Postgraduate Course: Scottish Women's Fiction (20th Century) (ENLI11147)
|School||School of Literatures, Languages and Cultures
||College||College of Humanities and Social Science
|Credit level (Normal year taken)||SCQF Level 11 (Postgraduate)
||Availability||Not available to visiting students
|Summary||Scottish women's fiction in the twentieth century presents us with a field of enquiry which both parallels and challenges dominant conceptions and readings of Scottish cultural tradition. In every era women writers have foregrounded literary innovation and formal experimentation in their engagement with the social and political questions of their time and location and beyond, emphasising their special perspective on crucial issues of identity concerning nationalism, gender, sexuality and the politics of emancipation. This course will explore the development of Scottish women┐s fiction from the twenties to the nineties and consider their work in relation to the literary strategies associated with realism, modernism and the Scottish Renaissance, and postmodernism. Alongside the fiction we will engage with contextualising theoretical approaches including feminism, nationalism and other perspectives informing contemporary Scottish studies.
*This course is taught jointly with undergraduate students and consequently postgraduate places are limited
Entry Requirements (not applicable to Visiting Students)
||Other requirements|| None
Course Delivery Information
|Academic year 2017/18, Not available to visiting students (SS1)
|Learning and Teaching activities (Further Info)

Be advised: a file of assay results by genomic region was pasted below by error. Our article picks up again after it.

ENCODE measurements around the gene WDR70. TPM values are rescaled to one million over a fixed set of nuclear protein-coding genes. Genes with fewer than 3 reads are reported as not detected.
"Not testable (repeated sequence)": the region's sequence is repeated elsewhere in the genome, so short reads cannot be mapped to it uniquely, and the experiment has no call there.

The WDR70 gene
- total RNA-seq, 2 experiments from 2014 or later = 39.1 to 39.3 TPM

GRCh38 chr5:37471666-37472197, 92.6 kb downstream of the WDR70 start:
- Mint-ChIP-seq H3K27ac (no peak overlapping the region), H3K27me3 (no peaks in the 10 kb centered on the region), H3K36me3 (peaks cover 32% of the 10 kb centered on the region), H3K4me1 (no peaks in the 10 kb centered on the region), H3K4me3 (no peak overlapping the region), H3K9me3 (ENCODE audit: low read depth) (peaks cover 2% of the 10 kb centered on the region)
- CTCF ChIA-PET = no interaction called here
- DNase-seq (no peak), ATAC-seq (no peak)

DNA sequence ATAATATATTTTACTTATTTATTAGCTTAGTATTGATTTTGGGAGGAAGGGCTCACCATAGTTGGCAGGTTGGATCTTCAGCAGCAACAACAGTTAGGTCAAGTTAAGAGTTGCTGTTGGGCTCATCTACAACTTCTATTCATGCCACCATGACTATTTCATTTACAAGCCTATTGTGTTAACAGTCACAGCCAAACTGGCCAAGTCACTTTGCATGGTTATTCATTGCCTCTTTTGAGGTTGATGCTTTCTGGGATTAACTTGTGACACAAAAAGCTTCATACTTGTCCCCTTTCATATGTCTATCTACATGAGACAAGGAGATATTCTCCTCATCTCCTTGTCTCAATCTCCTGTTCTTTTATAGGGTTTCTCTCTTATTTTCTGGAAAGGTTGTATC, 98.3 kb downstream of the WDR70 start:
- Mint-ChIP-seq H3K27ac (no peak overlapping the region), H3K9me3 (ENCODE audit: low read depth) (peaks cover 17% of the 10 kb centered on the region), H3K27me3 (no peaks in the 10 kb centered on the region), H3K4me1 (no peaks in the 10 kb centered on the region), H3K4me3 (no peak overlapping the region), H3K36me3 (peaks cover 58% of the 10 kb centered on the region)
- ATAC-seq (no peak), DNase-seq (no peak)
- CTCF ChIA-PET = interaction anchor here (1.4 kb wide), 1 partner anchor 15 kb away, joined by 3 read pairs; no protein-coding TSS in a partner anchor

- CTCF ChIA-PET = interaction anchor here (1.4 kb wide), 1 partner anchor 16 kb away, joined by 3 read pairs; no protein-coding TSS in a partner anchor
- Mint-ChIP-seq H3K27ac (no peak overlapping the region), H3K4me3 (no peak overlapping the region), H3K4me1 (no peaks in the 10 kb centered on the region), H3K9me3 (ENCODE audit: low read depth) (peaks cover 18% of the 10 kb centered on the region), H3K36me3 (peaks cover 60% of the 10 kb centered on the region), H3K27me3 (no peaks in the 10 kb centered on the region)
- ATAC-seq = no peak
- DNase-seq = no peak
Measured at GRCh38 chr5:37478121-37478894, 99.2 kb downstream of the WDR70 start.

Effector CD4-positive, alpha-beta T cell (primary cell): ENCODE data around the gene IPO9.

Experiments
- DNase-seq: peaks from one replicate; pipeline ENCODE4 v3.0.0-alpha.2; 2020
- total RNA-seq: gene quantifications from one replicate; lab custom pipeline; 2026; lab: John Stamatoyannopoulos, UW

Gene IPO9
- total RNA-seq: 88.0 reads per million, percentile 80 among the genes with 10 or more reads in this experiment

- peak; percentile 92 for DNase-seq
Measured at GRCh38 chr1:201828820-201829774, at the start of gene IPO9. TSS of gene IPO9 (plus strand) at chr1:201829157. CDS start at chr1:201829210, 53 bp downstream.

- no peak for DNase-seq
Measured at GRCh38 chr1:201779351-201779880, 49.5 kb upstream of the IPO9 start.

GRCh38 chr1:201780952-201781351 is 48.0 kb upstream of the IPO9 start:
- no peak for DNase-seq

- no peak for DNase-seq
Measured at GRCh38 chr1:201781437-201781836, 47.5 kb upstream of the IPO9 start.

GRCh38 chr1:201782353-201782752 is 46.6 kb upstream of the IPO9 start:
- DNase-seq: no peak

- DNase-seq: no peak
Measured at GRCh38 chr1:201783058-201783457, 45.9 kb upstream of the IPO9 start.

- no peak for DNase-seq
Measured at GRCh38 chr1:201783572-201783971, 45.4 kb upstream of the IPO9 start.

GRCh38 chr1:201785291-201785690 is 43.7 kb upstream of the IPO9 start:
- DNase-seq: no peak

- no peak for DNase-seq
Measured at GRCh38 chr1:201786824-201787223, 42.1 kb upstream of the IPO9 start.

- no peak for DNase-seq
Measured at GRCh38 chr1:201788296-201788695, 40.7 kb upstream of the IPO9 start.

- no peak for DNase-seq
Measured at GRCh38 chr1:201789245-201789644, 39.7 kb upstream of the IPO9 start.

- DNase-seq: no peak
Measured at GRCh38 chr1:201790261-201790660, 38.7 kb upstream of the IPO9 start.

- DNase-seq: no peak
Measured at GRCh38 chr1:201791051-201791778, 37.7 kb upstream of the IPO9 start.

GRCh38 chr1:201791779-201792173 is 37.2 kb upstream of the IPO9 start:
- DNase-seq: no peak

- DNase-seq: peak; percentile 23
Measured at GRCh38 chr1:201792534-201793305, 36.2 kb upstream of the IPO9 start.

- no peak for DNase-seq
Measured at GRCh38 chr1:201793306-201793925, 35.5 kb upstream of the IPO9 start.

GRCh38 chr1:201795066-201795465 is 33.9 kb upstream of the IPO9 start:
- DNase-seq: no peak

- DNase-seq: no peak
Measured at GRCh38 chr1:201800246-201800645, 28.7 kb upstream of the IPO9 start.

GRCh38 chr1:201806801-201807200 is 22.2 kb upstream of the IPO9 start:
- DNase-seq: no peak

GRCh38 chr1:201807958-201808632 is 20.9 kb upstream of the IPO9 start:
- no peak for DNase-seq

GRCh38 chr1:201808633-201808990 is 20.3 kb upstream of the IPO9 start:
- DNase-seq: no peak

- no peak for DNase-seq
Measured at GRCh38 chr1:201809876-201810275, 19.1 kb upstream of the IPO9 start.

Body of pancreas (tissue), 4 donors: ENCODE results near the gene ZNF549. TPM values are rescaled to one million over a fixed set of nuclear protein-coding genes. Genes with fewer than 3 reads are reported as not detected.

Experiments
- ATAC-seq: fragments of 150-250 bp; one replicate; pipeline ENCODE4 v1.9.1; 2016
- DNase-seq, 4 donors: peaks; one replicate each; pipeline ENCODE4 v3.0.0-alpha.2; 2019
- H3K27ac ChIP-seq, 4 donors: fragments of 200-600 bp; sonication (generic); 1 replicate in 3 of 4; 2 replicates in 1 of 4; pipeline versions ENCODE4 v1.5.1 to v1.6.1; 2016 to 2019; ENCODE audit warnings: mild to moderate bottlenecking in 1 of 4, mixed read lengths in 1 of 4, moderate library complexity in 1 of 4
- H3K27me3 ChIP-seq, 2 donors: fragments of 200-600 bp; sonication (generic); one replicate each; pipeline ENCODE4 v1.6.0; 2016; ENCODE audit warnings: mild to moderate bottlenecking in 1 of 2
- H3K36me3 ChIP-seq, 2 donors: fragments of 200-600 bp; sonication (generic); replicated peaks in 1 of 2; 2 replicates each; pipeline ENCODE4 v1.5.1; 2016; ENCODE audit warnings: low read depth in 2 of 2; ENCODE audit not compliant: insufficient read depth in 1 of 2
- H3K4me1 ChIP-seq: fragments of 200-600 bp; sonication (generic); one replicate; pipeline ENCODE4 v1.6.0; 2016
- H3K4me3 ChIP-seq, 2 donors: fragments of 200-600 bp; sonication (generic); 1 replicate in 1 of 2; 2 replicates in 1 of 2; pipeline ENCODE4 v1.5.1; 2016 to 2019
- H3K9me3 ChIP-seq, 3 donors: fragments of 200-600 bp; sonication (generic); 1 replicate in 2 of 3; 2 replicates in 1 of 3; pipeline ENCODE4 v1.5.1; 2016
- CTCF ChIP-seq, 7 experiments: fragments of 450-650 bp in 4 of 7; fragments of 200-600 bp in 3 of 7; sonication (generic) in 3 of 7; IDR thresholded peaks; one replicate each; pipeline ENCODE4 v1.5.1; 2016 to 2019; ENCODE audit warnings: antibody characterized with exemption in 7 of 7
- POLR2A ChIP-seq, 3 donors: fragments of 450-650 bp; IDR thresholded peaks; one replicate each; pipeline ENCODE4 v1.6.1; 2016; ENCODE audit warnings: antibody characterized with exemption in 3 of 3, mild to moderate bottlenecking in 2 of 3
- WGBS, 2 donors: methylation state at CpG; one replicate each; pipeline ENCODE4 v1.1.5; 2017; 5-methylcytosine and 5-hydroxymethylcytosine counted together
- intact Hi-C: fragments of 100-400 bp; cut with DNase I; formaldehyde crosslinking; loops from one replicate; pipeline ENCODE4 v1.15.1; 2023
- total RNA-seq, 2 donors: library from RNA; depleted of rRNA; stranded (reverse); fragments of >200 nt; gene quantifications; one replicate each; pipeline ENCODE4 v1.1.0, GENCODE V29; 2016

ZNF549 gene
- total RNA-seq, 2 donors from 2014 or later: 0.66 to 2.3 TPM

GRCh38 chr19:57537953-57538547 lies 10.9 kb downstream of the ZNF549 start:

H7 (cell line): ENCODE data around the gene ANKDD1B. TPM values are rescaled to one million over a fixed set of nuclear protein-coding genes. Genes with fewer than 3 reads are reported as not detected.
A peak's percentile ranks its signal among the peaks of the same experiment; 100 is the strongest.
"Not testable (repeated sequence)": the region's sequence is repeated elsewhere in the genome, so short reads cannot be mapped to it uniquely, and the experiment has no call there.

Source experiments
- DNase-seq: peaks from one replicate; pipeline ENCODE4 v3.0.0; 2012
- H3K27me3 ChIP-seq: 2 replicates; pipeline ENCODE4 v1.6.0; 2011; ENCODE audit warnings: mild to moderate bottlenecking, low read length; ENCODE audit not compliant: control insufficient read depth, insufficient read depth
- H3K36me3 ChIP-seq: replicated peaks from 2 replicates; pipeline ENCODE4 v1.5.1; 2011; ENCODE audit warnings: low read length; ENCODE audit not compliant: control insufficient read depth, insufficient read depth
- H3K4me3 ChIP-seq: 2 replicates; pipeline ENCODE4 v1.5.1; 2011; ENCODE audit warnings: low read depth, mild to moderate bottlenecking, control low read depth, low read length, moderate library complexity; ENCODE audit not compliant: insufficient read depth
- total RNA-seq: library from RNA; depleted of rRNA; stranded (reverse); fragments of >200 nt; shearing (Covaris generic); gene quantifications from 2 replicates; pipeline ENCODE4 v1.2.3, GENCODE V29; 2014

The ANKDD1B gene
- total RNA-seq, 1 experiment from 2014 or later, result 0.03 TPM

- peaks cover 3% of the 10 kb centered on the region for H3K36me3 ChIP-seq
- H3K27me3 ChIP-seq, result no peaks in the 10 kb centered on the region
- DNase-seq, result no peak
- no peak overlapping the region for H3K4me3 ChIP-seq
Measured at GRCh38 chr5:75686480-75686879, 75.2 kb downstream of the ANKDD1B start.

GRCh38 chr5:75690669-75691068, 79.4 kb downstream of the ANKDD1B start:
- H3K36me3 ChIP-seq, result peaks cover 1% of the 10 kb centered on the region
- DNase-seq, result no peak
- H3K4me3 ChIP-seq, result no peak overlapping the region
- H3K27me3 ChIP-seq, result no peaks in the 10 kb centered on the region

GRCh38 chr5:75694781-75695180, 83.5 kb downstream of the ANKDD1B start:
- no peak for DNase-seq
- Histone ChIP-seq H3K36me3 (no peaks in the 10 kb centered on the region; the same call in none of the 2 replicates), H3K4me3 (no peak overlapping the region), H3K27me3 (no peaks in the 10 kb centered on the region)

Programme Level Learning and Teaching Hours 4,
Directed Learning and Independent Learning Hours
|Assessment (Further Info)
|Additional Information (Assessment)
||4000 Word Essay (100%)
|No Exam Information
| The intended learning outcomes of this course are a knowledge of twentieth century literature, in particular women's writing and the issues of gender and nation, the ability to analyse literary texts using theoretical approaches, to do close reading analyses of text, to discuss in small and large group situations, to produce literate and coherent essays, to circulate work reports by email and use of the scratch area.
|SELECTED SECONDARY READING|
Christianson, Aileen and Alison Lumsden. Eds. Contemporary Scottish Women Writers. Edinburgh: Edinburgh University Press, 2000.
Anderson, Carol and Aileen Christianson. Eds. Scottish Women┐s Fiction 1920s to 1960s: Journeys into Being. East Linton: Tuckwell Press, 2000.
Gifford, Douglas and Dorothy McMillan. Eds. The History of Scottish Women┐s Writing. Edinburgh: Edinburgh University Press, 1997.
Stevenson, Randall and Gavin Wallace (eds) Scottish Novel Since the Seventies. Edinburgh: Edinburgh University Press, 1993.
Gonda, Caroline (ed.). Tea and Leg Irons. London: Open Letters, 1992
Craig, Cairns. The Modern Scottish Novel: Narrative and the National Imagination. Edinburgh: Edinburgh University Press, 1999
Freeman, Alan. Imagined Worlds: Fiction by Scottish Women 1900-1935. Frankfurt am Main: Peter Lang, 2005.
Whyte, Christopher. Gendering the Nation. Edinburgh: Edinburgh University Press, 1995.
Moi, Toril. Sexual/Textual Politics: Feminist Literary Theory. 1985; London: Routledge, 1988.
Morris, Pam. Literature and Feminism. Oxford: Blackwell, 1993.
|Graduate Attributes and Skills
||Jointly taught with UG ENLI10084
|Additional Class Delivery Information
||Week 1 Introduction; Short stories: Violet Jacob, 'Thievie', Jane Helen Finlater, 'The Pictures', Willa Muir, 'Clock a doodle do' (electronic copies will be available)
Week 2 Willa Muir, Imagined Corners and Mrs Richie (both available in Imagined Selves)
Week 3 Nan Shepherd, The Quarry Wood in The Grampian Quartet
Week 4 Jessie Kesson, A White Bird Passes
Week 5 Muriel Spark, The Ballad of Peckham Rye; Elspeth Barker, O Caledonia
Week 6 Janice Galloway, The Trick is To Keep Breathing
Week 7 A.L. Kennedy, Looking For the Possible Dance and So I Am Glad
Week 8 ESSAY COMPLETION WEEK
Week 9 Jackie Kay, Trumpet
Week 10 Laura Hird, Born Free
Week 11 Contemporary short stories; Conclusions
|Course organiser||Dr Carole Jones
Tel: (0131 6)50 3068
|Course secretary||Miss Kara Mccormack
Tel: (0131 6)50 3030